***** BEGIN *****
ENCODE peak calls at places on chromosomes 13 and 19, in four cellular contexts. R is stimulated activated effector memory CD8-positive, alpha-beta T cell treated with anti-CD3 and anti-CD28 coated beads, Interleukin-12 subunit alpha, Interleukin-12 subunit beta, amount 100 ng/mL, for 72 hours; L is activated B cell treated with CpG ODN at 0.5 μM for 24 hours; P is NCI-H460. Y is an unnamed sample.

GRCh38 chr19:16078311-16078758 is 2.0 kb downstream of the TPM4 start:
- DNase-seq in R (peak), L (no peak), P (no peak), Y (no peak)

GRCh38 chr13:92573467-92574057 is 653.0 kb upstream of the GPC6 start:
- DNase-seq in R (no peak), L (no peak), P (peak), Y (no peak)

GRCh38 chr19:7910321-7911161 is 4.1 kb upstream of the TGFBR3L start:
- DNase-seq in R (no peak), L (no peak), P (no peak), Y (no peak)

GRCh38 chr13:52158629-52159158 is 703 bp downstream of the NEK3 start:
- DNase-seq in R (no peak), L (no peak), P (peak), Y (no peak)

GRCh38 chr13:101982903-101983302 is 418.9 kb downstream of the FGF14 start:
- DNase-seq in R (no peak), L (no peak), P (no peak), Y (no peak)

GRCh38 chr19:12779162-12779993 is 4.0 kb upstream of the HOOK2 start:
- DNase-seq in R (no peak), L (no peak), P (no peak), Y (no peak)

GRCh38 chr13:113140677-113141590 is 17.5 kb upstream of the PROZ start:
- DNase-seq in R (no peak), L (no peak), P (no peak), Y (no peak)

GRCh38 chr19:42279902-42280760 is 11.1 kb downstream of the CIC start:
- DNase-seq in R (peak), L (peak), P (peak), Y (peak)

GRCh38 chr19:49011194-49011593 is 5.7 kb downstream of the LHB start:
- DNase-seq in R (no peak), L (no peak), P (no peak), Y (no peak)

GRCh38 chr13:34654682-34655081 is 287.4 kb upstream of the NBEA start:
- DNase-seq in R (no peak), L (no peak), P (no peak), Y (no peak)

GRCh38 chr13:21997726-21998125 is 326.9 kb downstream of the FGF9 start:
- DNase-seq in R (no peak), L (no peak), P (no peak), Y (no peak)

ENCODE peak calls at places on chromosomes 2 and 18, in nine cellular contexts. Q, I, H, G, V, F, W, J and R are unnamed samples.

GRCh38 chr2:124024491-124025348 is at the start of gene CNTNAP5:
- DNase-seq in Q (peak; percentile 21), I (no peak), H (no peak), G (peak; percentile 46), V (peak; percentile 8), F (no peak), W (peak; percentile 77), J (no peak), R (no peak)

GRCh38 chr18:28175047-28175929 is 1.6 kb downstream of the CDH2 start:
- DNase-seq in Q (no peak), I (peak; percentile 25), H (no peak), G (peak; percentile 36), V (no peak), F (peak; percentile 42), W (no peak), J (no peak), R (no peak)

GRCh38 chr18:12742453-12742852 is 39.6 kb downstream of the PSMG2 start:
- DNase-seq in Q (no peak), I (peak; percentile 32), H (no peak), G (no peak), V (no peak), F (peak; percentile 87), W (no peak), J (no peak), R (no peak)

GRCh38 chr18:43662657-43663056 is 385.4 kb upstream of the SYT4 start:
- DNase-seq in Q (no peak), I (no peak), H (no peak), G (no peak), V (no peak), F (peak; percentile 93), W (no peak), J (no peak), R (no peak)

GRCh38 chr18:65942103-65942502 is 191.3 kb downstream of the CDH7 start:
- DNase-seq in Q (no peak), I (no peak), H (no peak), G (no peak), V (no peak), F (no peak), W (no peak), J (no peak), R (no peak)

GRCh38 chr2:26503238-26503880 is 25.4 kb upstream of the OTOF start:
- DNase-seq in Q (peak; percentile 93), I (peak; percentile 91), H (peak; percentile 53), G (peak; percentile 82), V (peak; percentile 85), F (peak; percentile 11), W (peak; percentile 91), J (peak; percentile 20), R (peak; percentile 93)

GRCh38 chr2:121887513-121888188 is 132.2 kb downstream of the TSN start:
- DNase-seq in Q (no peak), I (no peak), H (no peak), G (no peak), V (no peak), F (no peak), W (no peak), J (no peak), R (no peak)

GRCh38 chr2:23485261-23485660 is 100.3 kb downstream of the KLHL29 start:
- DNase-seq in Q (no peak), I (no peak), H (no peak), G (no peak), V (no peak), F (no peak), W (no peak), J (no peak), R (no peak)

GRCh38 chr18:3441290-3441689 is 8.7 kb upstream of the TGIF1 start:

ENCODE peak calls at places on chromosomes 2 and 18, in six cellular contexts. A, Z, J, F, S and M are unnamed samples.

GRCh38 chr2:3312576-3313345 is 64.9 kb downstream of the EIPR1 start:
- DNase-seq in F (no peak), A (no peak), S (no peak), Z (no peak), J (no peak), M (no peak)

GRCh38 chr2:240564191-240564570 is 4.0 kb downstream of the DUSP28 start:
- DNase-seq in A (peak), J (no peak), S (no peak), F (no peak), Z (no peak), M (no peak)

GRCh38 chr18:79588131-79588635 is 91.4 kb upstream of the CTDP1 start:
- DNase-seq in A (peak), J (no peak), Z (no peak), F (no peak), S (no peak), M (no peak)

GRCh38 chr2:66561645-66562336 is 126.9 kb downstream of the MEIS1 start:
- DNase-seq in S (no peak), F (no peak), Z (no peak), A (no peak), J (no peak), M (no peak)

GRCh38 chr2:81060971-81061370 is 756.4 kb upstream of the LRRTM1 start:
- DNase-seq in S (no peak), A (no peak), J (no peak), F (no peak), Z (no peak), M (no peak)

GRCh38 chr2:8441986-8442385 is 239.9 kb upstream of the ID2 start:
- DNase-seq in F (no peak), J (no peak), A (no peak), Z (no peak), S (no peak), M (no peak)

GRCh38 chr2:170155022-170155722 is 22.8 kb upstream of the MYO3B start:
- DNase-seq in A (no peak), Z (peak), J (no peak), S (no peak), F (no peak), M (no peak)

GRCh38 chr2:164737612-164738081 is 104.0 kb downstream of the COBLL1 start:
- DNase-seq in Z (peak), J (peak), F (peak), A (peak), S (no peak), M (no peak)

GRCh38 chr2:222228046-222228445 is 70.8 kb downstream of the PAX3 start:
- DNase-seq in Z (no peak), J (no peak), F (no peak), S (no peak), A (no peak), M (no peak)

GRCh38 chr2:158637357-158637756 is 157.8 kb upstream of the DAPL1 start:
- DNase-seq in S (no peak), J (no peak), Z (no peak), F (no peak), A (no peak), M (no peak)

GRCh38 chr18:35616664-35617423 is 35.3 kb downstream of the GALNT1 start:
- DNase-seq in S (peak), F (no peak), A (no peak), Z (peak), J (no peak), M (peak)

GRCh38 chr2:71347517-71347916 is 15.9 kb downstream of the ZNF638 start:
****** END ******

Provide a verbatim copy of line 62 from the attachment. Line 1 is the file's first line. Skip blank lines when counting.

- DNase-seq in S (no peak), J (no peak), Z (no peak), F (no peak), A (no peak), M (no peak)